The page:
Dissecting the Role of the Lipodystrophy Protein Seipin in the Biogenesis of the Lipid Droplet Organelle




Cartwright, Bethany Rose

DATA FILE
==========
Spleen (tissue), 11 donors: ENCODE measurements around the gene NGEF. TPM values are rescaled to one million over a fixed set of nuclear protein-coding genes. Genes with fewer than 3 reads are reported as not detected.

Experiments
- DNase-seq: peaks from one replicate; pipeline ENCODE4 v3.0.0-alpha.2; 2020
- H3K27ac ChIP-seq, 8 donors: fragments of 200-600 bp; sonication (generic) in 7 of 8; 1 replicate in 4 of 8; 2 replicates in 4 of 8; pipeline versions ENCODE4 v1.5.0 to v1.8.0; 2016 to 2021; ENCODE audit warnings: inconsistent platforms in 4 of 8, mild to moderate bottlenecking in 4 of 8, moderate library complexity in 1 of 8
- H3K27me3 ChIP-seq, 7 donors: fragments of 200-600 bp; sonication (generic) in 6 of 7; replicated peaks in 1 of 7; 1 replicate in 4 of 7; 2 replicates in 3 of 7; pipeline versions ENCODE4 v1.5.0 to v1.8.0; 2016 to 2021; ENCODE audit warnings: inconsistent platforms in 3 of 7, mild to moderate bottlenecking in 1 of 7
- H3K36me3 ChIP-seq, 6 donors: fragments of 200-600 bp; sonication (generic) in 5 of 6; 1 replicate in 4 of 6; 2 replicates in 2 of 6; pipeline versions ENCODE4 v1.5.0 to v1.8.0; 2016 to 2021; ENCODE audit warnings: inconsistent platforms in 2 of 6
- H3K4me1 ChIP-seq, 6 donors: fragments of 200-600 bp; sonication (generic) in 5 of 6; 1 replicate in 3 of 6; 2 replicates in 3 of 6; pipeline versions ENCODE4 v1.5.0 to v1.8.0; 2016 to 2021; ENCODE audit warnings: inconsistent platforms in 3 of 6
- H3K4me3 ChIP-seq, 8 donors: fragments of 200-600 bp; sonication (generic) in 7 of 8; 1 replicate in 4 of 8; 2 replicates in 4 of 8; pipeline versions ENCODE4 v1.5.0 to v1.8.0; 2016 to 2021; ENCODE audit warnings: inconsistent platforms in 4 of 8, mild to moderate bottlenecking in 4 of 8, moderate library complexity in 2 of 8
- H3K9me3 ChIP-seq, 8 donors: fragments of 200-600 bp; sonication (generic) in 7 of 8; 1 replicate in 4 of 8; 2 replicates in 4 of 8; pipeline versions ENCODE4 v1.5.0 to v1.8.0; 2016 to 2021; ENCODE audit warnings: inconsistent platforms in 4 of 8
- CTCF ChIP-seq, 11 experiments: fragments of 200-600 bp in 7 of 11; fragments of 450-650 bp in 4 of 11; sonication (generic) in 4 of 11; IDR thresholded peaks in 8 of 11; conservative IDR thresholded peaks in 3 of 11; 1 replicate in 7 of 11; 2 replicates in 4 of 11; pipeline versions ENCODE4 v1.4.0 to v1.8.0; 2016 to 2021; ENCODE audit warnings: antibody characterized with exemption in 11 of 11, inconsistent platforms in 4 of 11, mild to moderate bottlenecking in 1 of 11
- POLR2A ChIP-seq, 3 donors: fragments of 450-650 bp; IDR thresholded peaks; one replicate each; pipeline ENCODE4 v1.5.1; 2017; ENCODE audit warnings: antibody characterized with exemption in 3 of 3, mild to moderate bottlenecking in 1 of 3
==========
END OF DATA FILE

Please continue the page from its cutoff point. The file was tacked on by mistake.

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Long thought to be little more than inert storage depots, lipid droplets have recently become recognized as unique, dynamic, regulated organelles that play an essential role in fat storage. Despite this increased interest, much remains unknown. Lipid droplets have been observed to emerge from the endoplasmic reticulum, but the available models for lipid droplet biogenesis are largely conceptual, with little to no evidence for specific mechanisms of droplet formation. Debate even continues within the field as to whether lipid droplet formation is a spontaneous process, driven by physicochemical and hydrophobic forces, or a regulated process driven by protein factors. The Goodman laboratory previously found evidence to suggest that seipin, mutated in the most severe cases of congenital generalized lipodystrophy, may be a key factor in the early stages of lipid droplet formation. Seipin resides at the junction between lipid droplets and the endoplasmic reticulum, and deletion of seipin results in both a drastic impediment to de novo droplet formation and a striking disorganization of droplet morphology. For my thesis work, I have explored several aspects of seipin’s role at the lipid droplet. I have studied the effects of seipin deletion on protein targeting to abnormal lipid droplets, through which I identified a unique effect of seipin on the regulation of lipase targeting. I have also analyzed the topology of the seipin complex itself through a series of deletion mutants, identifying regions that contribute to the localization, membrane association, and stability of the seipin complex. Furthermore, these studies have led to novel insights on the function of seipin, through the characterization of a remarkable N-terminal seipin mutation that presents with defects in droplet initiation but homogenous droplet morphology. I have therefore concluded that seipin plays two dissectible roles in lipid droplet formation: 1) promoting lipid droplet initiation and 2) regulating subsequent droplet morphology. Finally, I suggest hypotheses on the mechanisms by which seipin exerts these effects, proposing that the N-terminus of seipin may regulate lipin, a mouse lipodystrophy protein, to effect droplet initiation, while the bulk of the protein may serve to regulate the access of phospholipids to the lipid droplet surface.

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